Pipeline biologics molecules are often focused on narrowly targeted therapies and small patient populations with reduced side-effects and reduced dosing. Current trends see a consistent growth in approval of combination products with a compound annual growth rate of 13% from 2015 to 2019, according to IQVIA audited data.

With changes in delivery methods for patients targeted towards increasing ease-of-use and compliance, the shift from intravenous therapies to subcutaneous injections is rapidly expanding beyond the diabetes and auto-immune therapy spheres, into blood diseases, cardiology, oncology and other chronic conditions (Figure 1)

Figure 1: Number of new molecular entity subcutaneous biologics programmes in the clinic, sourced from PharmaCircle.

Figure 2: The increase in combination products means more opportunities for device innovation.

Along with new molecular entities, drug development companies are looking to reformulate existing commercial molecules into volumes suitable for a wearable. As shown in Figure 2, these companies are becoming more comfortable with bringing combination products to market. This increase in combination products means more opportunities for device innovation, benefitting pharmaceutical companies, patients and payers as follows:

  • For the pharmaceutical company, drug delivery methods can be used to protect market share from biosimilar competition, such as with Neulasta® (pegfilgrastim) Onpro® (Amgen, Thousand Oaks, CA, US).
  • For the patient, high-volume subcutaneous injections for chronic indications offer advantages such as less frequent injections, improved adherence and a home setting for a better patient experience.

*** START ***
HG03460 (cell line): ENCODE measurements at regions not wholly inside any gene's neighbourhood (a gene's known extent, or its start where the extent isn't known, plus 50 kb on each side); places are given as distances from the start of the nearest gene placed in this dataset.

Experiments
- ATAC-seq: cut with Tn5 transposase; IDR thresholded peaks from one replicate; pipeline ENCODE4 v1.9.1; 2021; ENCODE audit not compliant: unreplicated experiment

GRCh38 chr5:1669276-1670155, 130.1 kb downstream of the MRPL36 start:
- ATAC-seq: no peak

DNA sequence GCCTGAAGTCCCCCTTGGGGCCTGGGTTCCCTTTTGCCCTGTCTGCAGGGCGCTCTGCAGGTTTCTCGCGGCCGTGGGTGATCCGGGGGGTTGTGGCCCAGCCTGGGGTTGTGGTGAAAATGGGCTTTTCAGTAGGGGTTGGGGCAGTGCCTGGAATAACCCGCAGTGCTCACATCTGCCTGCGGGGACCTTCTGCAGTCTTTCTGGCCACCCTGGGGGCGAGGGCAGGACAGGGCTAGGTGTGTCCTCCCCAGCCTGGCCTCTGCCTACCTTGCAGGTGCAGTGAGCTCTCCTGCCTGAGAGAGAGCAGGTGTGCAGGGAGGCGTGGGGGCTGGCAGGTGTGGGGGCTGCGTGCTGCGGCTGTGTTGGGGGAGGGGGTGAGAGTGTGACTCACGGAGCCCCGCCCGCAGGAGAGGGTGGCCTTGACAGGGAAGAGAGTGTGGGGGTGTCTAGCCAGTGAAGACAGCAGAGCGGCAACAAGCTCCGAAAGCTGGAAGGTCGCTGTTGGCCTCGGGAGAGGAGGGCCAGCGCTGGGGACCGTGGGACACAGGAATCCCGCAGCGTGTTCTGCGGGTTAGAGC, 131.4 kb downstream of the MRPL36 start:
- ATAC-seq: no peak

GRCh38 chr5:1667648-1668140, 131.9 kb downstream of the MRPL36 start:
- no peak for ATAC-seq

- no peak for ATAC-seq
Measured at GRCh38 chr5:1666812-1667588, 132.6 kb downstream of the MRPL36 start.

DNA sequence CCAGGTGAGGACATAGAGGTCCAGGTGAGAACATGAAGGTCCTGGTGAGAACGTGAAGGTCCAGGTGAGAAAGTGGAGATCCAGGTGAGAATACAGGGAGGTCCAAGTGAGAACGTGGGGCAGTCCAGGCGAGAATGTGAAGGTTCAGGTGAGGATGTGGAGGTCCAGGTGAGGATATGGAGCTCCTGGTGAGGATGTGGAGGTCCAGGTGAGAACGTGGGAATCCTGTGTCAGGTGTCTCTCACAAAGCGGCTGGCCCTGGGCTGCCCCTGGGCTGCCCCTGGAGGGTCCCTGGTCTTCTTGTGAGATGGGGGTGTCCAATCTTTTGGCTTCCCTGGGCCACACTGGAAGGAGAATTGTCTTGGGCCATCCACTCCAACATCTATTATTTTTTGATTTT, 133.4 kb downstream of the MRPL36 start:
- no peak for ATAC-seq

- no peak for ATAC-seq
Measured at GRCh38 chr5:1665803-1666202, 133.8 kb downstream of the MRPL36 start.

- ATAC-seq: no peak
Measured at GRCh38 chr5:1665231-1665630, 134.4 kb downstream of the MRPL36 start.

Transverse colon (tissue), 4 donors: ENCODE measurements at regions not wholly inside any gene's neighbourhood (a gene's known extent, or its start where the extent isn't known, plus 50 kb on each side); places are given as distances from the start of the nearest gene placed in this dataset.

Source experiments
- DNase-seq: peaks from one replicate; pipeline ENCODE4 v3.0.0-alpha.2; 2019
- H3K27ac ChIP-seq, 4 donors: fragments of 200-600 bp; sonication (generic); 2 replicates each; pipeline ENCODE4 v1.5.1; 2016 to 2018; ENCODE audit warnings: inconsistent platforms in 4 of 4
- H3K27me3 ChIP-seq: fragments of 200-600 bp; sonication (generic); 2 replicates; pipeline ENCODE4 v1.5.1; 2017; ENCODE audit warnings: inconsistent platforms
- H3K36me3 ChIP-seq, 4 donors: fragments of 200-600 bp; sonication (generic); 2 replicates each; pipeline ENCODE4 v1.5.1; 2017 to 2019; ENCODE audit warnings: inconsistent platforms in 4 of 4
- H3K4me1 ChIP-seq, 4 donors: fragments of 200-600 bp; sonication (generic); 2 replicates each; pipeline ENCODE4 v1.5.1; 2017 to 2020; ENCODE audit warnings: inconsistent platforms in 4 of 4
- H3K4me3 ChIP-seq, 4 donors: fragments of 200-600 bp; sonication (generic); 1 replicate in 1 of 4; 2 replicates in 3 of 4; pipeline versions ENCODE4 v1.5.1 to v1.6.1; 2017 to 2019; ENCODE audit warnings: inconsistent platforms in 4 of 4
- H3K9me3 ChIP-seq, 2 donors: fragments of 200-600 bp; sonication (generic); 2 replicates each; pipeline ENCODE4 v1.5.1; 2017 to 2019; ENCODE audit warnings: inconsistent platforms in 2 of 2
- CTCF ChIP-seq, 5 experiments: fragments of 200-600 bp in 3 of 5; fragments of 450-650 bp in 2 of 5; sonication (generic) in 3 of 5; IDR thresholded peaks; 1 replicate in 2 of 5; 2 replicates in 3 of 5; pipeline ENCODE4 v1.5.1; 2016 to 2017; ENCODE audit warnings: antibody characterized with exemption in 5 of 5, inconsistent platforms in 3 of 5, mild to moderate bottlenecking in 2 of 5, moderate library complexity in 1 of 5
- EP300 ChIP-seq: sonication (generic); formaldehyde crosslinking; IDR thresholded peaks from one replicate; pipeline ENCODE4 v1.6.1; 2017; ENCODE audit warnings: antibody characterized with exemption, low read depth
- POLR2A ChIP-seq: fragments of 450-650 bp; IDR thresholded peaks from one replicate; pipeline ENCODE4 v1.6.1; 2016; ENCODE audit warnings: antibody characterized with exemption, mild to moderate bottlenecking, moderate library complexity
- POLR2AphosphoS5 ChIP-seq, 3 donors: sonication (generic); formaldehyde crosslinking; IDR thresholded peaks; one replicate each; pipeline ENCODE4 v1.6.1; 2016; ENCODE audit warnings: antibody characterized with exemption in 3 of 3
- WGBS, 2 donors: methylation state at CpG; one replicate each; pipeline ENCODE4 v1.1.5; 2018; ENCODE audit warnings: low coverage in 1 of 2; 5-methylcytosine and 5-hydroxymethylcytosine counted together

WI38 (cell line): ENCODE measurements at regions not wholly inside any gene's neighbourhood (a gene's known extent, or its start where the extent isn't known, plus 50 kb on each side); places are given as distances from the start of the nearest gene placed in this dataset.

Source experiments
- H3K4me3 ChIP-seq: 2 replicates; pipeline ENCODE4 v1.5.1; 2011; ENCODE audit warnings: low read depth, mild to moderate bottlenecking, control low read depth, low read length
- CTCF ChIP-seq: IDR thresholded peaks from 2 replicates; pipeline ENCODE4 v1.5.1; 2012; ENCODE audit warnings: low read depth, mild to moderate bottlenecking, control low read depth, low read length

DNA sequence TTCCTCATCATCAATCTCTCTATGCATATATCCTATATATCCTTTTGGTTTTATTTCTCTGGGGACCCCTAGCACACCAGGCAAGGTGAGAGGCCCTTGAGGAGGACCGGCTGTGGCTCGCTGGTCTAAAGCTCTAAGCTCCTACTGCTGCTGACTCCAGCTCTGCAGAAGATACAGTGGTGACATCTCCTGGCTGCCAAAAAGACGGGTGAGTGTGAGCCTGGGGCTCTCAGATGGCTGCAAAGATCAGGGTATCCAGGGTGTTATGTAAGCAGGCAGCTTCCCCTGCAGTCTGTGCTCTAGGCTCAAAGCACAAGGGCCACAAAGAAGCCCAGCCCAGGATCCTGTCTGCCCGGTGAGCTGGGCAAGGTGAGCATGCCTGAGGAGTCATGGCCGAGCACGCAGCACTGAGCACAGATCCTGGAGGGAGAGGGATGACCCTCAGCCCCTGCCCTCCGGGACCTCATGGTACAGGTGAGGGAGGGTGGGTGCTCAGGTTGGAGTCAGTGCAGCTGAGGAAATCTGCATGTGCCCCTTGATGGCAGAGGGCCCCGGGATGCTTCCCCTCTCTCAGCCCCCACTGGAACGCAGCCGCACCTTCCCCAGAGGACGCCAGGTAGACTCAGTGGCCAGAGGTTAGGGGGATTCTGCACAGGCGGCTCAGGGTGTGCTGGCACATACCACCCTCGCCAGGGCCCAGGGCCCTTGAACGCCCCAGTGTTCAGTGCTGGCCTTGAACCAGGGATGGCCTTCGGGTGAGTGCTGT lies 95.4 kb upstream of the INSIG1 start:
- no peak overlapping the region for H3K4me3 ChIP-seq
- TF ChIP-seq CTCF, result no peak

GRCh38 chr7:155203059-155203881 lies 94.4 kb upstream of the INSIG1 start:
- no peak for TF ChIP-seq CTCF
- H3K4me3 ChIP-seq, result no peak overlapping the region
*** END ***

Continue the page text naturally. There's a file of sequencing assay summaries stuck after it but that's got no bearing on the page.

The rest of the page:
• For the clinic/payer, a move from intravenous to subcutaneous drug delivery offers savings including: – faster drug prep-time improves pharmacy efficiency2 – fixed dosing reduces drug waste and medication error3 – less set up reduces nurse’s time.2


“West’s SmartDose® 3.5 injector revealed a patient need for higher volume, subcutaneous delivery with programmable features to suit the dosing regimen of the therapy. As a result, West expanded its development to a platform of devices, demonstrating the company’s commitment to wearable technologies.”

Figure 3: West’s SmartDose® 3.5 injector used by Amgen for their Pushtronex® system.

West Pharmaceutical Services recognised these trends over a decade ago, and has been investing in wearable technologies since 2010. West’s first offering was the wearable and programmable SmartDose® injector, which is a technology used by Amgen today in their Pushtronex® device (Figure 3). Amgen’s Repatha® (evolocumab) was approved by the US FDA In 2016 for hyperlipidaemia in the Pushtronex® device. This became the first FDA-approved large-volume wearable for commercial use. Human factors testing showed the design, functionality, size and comfort were all favourable to the patient, whilst simultaneously allowing Amgen to differentiate their offering to the market.